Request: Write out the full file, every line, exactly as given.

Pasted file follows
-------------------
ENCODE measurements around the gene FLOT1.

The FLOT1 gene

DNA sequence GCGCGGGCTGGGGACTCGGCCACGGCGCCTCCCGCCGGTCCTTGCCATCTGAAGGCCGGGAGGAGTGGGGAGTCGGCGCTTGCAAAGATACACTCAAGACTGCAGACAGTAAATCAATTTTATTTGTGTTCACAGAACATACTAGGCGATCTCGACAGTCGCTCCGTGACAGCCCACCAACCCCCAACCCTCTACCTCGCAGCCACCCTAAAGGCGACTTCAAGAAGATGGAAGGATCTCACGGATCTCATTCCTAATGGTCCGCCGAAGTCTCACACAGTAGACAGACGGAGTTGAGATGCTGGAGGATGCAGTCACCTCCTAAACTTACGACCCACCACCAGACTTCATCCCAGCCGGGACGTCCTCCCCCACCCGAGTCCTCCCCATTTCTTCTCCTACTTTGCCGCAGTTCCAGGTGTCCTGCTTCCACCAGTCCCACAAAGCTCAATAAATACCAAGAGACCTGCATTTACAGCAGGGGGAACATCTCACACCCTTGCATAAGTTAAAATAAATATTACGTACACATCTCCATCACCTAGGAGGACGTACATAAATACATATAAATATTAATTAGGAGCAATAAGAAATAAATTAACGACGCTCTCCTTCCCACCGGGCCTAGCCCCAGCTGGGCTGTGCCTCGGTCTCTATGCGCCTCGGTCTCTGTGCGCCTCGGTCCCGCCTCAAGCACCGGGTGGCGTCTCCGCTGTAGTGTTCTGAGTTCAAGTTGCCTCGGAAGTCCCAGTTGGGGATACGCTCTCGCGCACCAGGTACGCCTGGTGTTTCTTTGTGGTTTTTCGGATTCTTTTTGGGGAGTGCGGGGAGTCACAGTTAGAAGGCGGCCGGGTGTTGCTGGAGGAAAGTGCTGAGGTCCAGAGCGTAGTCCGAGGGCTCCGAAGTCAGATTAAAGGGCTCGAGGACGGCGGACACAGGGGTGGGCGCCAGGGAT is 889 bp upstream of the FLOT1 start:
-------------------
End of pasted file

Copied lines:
ENCODE measurements around the gene FLOT1.

The FLOT1 gene

DNA sequence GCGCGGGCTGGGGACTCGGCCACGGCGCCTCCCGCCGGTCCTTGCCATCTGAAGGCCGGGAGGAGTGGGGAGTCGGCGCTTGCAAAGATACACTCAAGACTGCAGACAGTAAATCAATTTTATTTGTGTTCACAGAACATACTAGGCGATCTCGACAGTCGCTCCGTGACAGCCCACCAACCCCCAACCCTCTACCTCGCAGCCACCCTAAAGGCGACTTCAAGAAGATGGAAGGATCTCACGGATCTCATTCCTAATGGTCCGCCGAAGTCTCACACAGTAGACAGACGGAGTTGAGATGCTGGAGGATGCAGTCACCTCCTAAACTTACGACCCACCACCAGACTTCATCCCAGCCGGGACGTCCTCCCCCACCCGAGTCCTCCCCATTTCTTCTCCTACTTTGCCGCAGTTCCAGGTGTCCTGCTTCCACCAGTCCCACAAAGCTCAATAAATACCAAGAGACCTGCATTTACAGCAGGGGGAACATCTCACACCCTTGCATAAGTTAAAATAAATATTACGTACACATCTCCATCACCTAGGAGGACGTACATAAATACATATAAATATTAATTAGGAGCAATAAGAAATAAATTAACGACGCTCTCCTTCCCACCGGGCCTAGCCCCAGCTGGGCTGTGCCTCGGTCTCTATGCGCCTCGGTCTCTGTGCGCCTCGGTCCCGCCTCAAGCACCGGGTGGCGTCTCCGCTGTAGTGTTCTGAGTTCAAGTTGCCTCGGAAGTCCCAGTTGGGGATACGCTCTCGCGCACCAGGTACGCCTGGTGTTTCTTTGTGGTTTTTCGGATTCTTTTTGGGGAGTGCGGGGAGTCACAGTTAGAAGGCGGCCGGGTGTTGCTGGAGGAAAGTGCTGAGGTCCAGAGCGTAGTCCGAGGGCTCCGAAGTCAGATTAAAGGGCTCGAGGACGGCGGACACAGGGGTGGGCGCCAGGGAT is 889 bp upstream of the FLOT1 start: